Madam, – I read with interest the article on the decline of salmon in Scottish rivers and the impact on fishing tackle shops (“Fishing gear retailers hit by slump in salmon,” The Courier, May 27)
The article did not go into any depth on the ripple effect through the chain of businesses and facilities (and as a consequence jobs) which are also suffering as a result. And most importantly, why are the salmon being decimated?
The reasons for the decline of salmon numbers are complex, but one common theme is a lack of management of predatory species.
Mergansers, goosanders and cormorant numbers have significantly increased – these birds prey on salmon and sea-trout smolts.
The fewer young salmon that get to the sea, the fewer mature fish that return to spawn.
You need a licence to control these seabirds and they are difficult to obtain.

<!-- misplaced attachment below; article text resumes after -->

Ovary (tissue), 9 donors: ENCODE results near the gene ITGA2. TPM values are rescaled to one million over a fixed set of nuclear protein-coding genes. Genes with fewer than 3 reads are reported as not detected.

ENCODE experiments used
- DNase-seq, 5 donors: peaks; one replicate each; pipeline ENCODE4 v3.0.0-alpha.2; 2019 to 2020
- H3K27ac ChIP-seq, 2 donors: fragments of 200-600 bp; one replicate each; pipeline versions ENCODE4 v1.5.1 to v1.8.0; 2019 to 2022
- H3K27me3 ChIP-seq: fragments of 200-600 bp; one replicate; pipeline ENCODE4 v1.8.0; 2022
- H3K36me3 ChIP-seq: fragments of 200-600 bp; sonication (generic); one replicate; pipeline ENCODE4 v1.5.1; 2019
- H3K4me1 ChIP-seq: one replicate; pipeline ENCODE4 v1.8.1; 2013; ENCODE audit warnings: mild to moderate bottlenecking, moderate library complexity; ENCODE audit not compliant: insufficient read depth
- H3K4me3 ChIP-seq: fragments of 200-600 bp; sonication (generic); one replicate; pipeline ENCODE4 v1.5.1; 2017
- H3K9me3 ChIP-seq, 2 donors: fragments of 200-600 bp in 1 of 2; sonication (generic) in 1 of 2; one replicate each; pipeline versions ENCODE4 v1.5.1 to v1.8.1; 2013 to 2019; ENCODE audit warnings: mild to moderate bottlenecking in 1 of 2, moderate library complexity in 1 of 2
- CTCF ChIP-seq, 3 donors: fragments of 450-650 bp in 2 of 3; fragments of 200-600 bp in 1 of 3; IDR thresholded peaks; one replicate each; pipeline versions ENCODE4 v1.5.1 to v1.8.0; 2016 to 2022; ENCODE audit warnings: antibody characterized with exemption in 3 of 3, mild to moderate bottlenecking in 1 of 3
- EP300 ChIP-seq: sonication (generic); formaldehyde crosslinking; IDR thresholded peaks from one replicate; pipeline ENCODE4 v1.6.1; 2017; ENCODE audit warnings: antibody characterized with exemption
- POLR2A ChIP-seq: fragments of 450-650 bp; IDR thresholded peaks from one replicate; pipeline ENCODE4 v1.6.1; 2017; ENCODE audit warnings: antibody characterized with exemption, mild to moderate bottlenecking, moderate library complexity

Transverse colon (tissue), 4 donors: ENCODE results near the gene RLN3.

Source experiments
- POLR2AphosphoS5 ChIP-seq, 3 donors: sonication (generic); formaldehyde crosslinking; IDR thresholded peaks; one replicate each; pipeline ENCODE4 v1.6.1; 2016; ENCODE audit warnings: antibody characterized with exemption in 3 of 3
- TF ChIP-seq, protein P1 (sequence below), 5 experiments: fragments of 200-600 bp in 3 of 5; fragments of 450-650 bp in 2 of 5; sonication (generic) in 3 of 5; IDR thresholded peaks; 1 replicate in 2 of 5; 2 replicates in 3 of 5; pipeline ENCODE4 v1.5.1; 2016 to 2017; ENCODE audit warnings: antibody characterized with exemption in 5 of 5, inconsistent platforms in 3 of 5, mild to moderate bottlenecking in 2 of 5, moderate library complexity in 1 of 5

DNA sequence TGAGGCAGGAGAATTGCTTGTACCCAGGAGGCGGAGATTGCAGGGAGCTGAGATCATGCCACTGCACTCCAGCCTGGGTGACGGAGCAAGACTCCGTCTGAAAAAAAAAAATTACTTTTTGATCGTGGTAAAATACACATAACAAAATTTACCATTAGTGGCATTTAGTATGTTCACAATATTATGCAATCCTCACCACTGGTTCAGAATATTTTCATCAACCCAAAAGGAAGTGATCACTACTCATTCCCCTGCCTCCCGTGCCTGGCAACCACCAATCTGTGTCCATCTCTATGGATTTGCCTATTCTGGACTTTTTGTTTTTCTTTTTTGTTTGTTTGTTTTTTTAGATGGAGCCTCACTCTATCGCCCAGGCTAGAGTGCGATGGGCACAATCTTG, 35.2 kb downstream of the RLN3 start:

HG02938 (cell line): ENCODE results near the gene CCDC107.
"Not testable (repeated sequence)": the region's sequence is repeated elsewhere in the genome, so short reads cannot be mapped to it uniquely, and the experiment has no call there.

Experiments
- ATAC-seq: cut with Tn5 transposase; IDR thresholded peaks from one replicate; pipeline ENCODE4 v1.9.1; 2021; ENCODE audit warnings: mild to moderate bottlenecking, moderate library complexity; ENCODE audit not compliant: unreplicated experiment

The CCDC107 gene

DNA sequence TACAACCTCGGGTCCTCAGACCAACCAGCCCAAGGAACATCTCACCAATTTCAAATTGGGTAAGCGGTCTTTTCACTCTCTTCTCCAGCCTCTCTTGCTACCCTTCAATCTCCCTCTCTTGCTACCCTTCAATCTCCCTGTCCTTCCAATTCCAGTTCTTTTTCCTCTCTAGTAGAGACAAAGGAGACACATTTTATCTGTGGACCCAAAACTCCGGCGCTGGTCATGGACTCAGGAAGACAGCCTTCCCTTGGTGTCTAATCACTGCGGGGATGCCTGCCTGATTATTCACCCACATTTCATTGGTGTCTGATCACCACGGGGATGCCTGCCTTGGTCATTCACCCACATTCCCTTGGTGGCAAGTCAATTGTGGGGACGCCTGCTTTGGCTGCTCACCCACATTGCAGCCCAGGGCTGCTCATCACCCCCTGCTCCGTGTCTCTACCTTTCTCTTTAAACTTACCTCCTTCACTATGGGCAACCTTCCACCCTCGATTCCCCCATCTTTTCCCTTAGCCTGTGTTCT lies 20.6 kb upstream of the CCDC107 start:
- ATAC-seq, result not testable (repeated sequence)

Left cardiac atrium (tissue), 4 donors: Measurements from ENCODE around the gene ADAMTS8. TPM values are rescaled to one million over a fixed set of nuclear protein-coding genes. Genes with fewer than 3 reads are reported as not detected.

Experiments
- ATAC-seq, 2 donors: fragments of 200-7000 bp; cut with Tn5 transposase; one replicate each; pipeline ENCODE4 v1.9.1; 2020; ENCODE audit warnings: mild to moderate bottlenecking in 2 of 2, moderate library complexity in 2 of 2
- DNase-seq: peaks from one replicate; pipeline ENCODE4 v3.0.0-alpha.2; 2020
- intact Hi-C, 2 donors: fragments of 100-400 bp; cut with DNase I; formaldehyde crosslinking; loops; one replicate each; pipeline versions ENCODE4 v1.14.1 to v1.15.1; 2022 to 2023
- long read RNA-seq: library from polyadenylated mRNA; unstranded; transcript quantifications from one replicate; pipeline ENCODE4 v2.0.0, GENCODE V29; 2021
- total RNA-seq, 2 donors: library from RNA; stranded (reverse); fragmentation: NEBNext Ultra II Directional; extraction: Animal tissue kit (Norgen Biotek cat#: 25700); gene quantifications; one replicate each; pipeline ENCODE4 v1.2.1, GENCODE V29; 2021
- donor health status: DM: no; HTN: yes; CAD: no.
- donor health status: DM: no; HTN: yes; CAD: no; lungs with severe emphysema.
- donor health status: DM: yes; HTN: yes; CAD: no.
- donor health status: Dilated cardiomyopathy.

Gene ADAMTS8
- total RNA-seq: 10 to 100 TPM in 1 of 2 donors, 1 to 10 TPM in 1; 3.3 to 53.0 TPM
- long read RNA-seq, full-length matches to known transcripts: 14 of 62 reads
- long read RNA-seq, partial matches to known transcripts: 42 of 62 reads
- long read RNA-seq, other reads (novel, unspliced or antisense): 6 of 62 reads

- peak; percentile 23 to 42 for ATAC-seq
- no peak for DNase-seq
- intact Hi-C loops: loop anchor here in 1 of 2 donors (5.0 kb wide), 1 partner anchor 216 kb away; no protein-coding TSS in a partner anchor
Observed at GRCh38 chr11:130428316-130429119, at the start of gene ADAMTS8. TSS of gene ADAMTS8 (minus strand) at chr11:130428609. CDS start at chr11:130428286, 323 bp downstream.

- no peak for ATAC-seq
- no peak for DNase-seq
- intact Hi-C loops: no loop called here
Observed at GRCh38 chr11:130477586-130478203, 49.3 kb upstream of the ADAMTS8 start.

Seal numbers have also dramatically increased. The cuddly wide-open eyes of a seal mask the fact that they are killers when it comes to fish.
With no control over these predators the numbers will increase until the tipping point where there are no salmon/sea-trout juveniles, and these birds (and to a lesser extent the seals, as they will then concentrate on other fish species) will then starve.
Control of the numbers means the species will survive.
Control the predators and as a result you will increase the numbers of immature fish returning to the sea. This will then increase the number of fish returning to spawn.
This approach to wildlife management in Scotland is currently almost non-existent.
The attitude seems to be very much a case of stopping anything that could be used to actually conserve species.
Conservation means starting at the bottom and managing upwards through the food chain.
It would be good to see some articles in The Courier on actual wildlife conservationists – such as the views of The British Association for Shooting and Conservation (BASC), the views of ghillies etc.
Instead these hunters and conservationists are being straitjacketed by organisations such as Scottish Natural Heritage, and public perception of the predator-control style of wildlife management is being fuelled by the views of TV celebrities.